ANZAC Day 2014: New Zealand Labour Vows Pension to All Veterans; PM John Key Questions Timing
By Reissa Su | April 24, 2014 5:43 PM EST
New Zealand Labour has promised to give all war veterans pension. Labour Leader David Cunliffe announced at Avondale Returned and Services Association in Auckland that the party will adopt a recommendation by the Law Commission to make veterans eligible for veteran's pension.
Catherine (L), the Duchess of Cambridge, reacts as she greets war veterans after laying a wreath with her husband, Britain's Prince William, at the war memorial in Seymour Square
According to the Work and Income Web site, war veterans who are over 65 years old and have a qualifying rate of disablement are entitled to a pension. Veterans under 65 who served in the war but had become injured or disabled will also be considered for the pension.
Cunliffe said the Labour party is planning to lower the requirement to include the significantly disabled and offer pension to returning service personnel. A Law Commission report in 2012 on the War Pensions Act gave 170 recommendations which includes the call to offer veteran's pension to returning military personnel.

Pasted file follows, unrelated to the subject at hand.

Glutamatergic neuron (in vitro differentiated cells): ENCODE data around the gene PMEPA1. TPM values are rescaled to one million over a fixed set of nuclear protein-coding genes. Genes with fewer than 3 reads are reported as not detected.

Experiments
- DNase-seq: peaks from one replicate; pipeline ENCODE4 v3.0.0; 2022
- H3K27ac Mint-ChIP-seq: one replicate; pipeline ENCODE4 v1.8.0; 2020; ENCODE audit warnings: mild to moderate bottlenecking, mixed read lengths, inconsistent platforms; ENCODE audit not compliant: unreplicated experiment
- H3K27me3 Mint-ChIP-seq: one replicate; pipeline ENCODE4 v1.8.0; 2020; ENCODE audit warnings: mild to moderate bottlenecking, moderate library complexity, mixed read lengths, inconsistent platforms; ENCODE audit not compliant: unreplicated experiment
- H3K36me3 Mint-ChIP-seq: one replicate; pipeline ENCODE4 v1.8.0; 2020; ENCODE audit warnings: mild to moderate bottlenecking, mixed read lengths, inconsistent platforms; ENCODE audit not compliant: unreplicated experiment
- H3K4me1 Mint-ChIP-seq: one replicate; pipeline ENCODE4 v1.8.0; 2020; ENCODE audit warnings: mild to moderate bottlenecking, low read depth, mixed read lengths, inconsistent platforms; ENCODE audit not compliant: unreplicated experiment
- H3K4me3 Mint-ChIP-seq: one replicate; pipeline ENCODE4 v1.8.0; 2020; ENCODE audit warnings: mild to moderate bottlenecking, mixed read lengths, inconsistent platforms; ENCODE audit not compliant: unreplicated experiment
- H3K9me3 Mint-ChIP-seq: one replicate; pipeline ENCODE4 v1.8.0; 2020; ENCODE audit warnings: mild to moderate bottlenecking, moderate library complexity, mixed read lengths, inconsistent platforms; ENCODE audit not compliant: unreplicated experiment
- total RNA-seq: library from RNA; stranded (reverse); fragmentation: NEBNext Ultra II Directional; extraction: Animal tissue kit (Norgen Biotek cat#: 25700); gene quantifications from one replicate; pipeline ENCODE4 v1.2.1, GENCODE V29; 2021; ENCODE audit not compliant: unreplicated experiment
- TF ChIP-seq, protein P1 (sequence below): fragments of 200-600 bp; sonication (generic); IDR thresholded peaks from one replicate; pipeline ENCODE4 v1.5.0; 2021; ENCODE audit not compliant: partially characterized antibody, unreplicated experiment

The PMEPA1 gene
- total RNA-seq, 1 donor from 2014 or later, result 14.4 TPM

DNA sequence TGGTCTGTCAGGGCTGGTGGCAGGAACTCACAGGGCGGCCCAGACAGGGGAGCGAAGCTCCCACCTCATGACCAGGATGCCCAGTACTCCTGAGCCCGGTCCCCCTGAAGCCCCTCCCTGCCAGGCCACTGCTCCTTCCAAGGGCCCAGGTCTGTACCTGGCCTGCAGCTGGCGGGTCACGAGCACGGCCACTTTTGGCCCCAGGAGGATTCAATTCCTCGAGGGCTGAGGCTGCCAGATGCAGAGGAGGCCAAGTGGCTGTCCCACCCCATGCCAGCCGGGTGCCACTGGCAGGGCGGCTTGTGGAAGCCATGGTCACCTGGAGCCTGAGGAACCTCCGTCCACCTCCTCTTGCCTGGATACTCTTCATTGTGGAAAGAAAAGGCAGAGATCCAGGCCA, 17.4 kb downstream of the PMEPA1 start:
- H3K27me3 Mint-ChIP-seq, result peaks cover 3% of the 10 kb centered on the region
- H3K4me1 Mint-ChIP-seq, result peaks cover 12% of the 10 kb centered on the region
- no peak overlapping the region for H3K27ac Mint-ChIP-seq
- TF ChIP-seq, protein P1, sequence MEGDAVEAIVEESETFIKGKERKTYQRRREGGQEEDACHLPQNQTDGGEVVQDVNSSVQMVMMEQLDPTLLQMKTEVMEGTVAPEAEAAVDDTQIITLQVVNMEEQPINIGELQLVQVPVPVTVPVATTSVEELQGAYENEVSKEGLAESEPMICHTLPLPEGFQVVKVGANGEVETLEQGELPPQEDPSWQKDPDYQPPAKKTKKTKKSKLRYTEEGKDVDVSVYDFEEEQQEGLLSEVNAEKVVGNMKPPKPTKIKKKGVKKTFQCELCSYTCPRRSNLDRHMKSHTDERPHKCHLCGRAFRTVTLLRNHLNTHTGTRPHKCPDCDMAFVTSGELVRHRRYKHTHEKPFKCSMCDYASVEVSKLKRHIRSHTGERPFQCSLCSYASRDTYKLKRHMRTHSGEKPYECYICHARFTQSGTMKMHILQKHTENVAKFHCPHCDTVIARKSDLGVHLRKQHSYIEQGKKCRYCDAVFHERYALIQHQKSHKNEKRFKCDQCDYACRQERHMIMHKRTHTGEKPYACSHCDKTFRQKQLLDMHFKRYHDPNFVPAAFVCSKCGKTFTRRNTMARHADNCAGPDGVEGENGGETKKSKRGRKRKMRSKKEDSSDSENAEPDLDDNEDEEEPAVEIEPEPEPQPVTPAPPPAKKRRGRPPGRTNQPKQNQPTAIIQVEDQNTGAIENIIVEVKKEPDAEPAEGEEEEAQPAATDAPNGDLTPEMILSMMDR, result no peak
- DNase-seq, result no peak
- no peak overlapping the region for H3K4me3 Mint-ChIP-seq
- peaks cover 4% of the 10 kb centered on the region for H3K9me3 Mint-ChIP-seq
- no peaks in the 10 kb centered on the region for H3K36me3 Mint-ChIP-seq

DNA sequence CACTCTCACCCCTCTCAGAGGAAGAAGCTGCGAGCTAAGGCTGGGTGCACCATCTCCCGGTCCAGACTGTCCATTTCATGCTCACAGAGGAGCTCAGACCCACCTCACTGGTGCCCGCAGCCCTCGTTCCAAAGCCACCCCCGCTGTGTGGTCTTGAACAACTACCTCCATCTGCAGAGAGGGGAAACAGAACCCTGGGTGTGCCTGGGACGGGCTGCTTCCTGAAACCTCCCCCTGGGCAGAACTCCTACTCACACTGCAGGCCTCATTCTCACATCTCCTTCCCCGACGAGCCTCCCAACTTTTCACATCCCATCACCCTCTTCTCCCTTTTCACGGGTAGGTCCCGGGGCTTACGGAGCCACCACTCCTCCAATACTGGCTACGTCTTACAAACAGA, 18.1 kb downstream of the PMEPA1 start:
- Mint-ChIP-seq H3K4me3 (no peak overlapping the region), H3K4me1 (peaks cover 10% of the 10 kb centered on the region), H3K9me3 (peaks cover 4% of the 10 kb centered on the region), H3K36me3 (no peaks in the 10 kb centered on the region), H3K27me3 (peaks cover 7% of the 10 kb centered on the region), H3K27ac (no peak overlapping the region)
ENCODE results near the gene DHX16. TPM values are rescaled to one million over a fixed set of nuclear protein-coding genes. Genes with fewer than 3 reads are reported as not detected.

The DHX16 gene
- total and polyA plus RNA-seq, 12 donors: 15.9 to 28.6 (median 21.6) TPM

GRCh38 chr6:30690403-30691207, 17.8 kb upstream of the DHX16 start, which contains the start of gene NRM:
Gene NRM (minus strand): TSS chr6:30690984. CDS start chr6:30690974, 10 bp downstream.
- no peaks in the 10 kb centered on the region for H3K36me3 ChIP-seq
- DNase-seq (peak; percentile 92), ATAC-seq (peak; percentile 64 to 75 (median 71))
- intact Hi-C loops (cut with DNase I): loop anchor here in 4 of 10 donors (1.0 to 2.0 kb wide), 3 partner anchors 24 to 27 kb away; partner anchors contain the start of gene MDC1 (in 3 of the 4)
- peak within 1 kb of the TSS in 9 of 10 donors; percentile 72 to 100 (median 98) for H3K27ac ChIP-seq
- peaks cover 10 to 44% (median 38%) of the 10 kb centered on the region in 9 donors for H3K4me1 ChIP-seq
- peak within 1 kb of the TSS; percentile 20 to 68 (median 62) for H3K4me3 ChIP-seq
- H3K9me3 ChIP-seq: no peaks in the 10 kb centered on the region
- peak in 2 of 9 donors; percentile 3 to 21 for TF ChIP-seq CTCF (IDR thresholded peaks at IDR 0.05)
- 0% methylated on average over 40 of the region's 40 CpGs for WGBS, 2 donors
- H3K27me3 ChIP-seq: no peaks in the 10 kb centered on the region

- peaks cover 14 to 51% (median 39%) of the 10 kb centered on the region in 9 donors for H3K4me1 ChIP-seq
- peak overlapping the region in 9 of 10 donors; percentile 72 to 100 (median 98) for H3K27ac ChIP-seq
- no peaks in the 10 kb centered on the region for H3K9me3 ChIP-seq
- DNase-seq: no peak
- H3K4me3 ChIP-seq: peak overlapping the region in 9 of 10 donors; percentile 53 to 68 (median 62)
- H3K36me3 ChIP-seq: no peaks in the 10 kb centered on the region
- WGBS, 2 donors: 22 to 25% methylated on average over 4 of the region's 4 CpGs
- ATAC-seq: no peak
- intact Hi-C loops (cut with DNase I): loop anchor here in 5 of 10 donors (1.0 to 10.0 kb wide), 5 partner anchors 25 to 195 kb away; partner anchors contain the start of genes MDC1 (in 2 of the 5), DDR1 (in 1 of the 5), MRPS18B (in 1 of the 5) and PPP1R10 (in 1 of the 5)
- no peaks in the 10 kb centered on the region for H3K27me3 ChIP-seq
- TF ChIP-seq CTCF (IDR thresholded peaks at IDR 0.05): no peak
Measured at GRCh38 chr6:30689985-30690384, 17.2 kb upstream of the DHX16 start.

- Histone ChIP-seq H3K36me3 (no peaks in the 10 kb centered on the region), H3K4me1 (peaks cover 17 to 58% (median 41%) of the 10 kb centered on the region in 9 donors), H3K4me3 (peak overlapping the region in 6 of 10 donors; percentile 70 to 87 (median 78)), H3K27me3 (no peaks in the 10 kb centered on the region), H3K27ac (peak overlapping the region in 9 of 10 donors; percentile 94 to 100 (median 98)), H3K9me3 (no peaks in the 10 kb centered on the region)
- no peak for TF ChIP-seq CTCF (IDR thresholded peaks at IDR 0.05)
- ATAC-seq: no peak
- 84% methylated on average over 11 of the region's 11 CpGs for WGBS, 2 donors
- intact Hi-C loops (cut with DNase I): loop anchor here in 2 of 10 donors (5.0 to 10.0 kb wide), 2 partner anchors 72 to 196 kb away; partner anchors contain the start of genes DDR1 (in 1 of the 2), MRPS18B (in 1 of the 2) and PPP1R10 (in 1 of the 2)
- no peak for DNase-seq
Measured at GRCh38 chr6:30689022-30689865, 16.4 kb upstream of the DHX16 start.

While it was never adopted by the New Zealand government, the former veterans' affairs minister Nathan Guy has announced a pension package for veterans worth $60 million across five years.
Cunliffe had criticised the government for not accepting the recommendation and called its move as "cynical." The Labour leader said the veterans don't have time on their side and he believes "now is the time" to give pensions.
According to reports, Prime Minister John Key was critical of Labour's policy on veteran's pension and questioned its timing a day before ANZAC Day.
The prime minister has previously expressed he was "quite keen" in seeking a fourth term in office, but he was afraid that saying it out loud might "jinx" it. Mr Key said he is focused on the upcoming election, but he doesn't want to think too much of it.
Cunliffe's rival said he doesn't want to get ahead of himself just like the "All Blacks" who thought about the World Cup early on.
Mr Key's National Party has only had one former prime minister who served four terms. Keith Holyoake led New Zealand from 1960 to 1972. He also assumed the position for a few months in 1957.
Mr Key thought it was "notoriously difficult" to win three elections consecutively. He said it was not impossible to win a fourth term, but he wanted to be realistic. Mr Key said he and his team face stiff competition from Labour and the Greens.
The New Zealand election will be on Sept 20. According to polls, the race will be close as the National party leads with a slight margin.
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